After reading through several similar computer vision projects [1] and exploring different image features of my test cloud pictures, I settled on a list of six different thresholding techniques to evaluate. Each relied on extracting a particular feature from the images and then thresholding the pixels into two groups, cloud or sky pixels. Two of the six methods I tested rely on adaptive thresholding; the others identify an optimal fixed threshold for each particular feature.

Fixed Thresholding Techniques

Saturation: This feature was extracted from the HSV color space, where a color pixel is described by percentages of Hue, Saturation, and Value. Saturation specifically describes the “whiteness” of a color, with pure white having a saturation value of zero and pure black a value of one [2]. Within the context of this problem, we can hypothesize that a cloud pixel will have a lower saturation value than a sky pixel. I used OpenCV’s Imgproc.cvtColor(imageMatrix, hsvMatrix, Imgproc.COLOR_BGR2HSV) function to convert the cloud image to the HSV color space. The saturation channel from this color space is shown in the second image in Figure 1 below. Areas with lower saturation values are shown as darker because in the standard 0-255 gray scale, black corresponds to a value of 0. This range is non-intuitive because we would like to end up with a binary segmentation mask where cloud pixels are white, not black, so an inversion is performed using Core.bitwise_not(result, result). This operation produces the third image in Figure 1, where clouds are of a lighter shade than sky. The same reasoning for performing this inversion holds for other algorithms involving an inversion operation. Finally, Imgproc.THRESH_BINARY is used to perform the actual thresholding with a threshold value in the range 0-255.

Figure 1: Visualization of Process for Saturation Thresholding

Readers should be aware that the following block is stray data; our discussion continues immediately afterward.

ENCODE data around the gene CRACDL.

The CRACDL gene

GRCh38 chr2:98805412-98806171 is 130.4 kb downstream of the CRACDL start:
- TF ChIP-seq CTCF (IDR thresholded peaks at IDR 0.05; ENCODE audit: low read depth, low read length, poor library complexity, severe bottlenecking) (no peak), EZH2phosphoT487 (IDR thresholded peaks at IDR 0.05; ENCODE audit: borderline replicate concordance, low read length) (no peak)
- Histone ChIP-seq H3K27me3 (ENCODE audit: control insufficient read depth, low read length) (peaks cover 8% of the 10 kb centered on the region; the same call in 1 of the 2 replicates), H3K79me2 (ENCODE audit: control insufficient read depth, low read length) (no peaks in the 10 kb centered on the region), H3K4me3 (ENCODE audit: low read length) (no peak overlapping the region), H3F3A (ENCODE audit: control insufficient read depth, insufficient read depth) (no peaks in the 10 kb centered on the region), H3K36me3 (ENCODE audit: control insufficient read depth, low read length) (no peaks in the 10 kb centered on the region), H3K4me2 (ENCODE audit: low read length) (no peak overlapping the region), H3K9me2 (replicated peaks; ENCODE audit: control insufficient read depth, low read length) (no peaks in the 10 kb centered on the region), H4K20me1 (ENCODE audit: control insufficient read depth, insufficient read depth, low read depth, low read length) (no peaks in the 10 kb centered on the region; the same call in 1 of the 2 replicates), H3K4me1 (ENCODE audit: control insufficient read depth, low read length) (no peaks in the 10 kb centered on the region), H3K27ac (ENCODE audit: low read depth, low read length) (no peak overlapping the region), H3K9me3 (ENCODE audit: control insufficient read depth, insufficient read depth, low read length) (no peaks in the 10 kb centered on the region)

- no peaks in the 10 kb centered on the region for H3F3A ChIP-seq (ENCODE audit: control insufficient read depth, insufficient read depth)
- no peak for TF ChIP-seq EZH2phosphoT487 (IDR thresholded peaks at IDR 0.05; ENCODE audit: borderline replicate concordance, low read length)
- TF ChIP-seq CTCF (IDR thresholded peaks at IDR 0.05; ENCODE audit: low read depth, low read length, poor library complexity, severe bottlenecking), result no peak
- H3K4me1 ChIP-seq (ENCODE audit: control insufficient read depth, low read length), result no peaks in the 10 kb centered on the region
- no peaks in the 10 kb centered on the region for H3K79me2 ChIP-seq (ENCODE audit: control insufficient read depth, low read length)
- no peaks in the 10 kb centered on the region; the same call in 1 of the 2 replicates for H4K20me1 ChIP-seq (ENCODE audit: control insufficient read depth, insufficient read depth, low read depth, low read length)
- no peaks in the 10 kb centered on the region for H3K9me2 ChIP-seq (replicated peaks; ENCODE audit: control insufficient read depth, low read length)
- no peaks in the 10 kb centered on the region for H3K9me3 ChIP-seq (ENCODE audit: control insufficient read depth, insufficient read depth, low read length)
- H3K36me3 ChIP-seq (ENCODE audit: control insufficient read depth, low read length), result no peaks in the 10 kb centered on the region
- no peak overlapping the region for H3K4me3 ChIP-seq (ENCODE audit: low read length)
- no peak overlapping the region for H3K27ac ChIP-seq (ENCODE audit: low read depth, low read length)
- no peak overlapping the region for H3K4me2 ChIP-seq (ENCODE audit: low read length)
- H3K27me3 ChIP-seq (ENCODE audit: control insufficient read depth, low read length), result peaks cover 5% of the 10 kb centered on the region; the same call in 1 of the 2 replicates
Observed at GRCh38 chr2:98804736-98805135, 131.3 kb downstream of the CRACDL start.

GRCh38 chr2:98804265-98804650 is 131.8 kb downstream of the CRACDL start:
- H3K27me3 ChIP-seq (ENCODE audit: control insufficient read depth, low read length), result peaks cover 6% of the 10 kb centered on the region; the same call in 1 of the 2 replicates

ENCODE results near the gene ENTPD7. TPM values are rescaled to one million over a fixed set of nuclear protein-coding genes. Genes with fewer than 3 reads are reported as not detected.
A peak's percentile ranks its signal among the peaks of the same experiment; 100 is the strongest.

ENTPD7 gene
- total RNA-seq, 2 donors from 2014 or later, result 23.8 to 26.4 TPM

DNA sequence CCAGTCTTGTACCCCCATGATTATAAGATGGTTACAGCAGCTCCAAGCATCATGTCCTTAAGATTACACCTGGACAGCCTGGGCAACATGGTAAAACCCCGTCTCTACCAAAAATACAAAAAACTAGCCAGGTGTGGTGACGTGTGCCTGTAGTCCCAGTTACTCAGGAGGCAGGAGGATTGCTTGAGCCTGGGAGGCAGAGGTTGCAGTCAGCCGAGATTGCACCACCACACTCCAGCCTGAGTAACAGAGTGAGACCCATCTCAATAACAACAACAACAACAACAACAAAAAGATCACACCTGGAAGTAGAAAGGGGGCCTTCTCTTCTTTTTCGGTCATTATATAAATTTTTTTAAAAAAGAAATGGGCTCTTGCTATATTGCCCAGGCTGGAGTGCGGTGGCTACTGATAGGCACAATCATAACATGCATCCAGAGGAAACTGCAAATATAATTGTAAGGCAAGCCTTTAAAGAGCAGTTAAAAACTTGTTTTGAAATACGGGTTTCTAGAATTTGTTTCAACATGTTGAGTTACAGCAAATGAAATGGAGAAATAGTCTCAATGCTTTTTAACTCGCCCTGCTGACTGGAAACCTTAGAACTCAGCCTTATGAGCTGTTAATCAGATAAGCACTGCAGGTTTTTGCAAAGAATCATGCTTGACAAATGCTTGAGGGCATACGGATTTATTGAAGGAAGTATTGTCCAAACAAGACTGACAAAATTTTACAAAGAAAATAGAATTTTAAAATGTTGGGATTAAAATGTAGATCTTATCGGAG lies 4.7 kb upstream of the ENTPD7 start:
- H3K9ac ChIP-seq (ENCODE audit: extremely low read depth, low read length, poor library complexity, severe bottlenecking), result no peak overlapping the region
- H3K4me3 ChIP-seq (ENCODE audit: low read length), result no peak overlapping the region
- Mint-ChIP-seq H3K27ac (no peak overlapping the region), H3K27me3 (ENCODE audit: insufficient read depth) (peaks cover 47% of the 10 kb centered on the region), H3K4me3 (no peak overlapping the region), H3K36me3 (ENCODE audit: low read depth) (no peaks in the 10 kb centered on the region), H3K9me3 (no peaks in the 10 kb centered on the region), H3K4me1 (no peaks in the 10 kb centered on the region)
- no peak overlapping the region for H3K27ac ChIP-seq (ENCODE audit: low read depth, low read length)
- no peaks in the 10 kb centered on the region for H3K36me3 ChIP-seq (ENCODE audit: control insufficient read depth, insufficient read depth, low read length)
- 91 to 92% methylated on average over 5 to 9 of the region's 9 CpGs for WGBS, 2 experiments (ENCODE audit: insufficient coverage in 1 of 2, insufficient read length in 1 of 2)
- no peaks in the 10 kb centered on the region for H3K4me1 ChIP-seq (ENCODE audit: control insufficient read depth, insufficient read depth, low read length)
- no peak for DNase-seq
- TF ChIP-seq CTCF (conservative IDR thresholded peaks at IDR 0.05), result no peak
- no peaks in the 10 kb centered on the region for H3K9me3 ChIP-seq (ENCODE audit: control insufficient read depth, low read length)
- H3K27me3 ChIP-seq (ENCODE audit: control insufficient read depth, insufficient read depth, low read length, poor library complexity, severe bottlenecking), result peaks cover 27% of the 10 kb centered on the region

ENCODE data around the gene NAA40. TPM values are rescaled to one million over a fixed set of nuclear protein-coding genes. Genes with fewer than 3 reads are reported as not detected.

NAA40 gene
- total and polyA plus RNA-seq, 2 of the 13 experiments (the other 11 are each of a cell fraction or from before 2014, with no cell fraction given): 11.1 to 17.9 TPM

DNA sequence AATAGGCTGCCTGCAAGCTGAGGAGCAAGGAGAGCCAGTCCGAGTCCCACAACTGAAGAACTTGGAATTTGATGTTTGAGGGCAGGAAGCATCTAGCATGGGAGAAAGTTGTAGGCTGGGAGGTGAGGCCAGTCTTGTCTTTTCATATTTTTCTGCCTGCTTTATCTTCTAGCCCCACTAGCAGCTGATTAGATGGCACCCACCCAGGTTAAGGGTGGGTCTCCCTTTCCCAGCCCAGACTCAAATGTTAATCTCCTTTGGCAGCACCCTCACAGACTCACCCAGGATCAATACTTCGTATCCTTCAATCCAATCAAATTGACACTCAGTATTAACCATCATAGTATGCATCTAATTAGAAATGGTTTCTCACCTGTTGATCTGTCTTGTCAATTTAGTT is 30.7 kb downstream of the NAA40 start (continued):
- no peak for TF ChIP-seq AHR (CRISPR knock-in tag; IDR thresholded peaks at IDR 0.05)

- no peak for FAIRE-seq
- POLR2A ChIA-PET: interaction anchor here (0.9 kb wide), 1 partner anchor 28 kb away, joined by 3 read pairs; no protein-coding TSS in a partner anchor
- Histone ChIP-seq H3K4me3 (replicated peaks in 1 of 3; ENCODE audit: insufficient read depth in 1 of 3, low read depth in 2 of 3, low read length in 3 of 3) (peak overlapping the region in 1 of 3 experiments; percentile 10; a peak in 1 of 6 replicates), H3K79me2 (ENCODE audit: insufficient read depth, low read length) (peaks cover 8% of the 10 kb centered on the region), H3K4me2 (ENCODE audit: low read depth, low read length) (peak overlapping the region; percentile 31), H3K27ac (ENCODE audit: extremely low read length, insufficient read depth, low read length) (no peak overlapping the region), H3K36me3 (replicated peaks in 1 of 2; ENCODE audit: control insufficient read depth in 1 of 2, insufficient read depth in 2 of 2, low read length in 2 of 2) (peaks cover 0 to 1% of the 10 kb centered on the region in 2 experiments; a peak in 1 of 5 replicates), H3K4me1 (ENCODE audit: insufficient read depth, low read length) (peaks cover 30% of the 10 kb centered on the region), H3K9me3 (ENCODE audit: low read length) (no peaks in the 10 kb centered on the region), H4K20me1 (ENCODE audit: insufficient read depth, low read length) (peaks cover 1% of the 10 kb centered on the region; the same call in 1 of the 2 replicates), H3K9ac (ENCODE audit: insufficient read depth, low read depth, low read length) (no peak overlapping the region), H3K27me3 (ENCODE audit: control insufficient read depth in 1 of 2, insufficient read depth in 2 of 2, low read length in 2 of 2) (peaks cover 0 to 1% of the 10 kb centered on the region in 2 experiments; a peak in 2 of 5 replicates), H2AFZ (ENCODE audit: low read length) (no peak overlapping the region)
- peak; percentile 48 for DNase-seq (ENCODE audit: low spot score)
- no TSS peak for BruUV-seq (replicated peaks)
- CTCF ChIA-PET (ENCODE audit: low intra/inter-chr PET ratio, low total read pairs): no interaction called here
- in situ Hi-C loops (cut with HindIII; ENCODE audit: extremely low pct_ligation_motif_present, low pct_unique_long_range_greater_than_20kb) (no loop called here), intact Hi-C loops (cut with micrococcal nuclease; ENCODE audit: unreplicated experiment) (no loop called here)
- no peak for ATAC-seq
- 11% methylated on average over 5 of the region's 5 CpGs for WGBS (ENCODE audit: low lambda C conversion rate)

Original Saturation Feature
from HSV Space
Inverted Saturation Binary Segmentation
Original Image Saturation Feature from HSV Space Inverted Saturation Binary Segmentation

Red-Blue Difference: This feature consists of the absolute difference between the red and blue saturation levels of a given pixel. It is calculated in the standard RGB (Red, Green, Blue) color space, where each saturation is specified by a value in the range 0-255. A pixel with RGB values of (0, 0, 0) corresponds to a fully black pixel, while (255, 255, 255) indicates pure white. To extract this feature, I used OpenCV functions Core.absdiff(redMatrix, blueMatrix, diffMatrix)Core.bitwise_not(result, result) to invert the result, and Imgproc.THRESH_BINARY. A higher difference between the red and blue saturation should correspond to sky pixels, where blue saturation will be quite high.

Red-Blue Ratio: For this feature, the red and blue values of a pixel were used to calculate a ratio of red saturation to blue saturation. This value was found using Core.divide(redMatrix, blueMatrix, ratioMatrix, 255), which scales the red-blue ratio to be in the range of 0-255. Sky pixels are expected to have a lower ratio because of their higher blue saturation.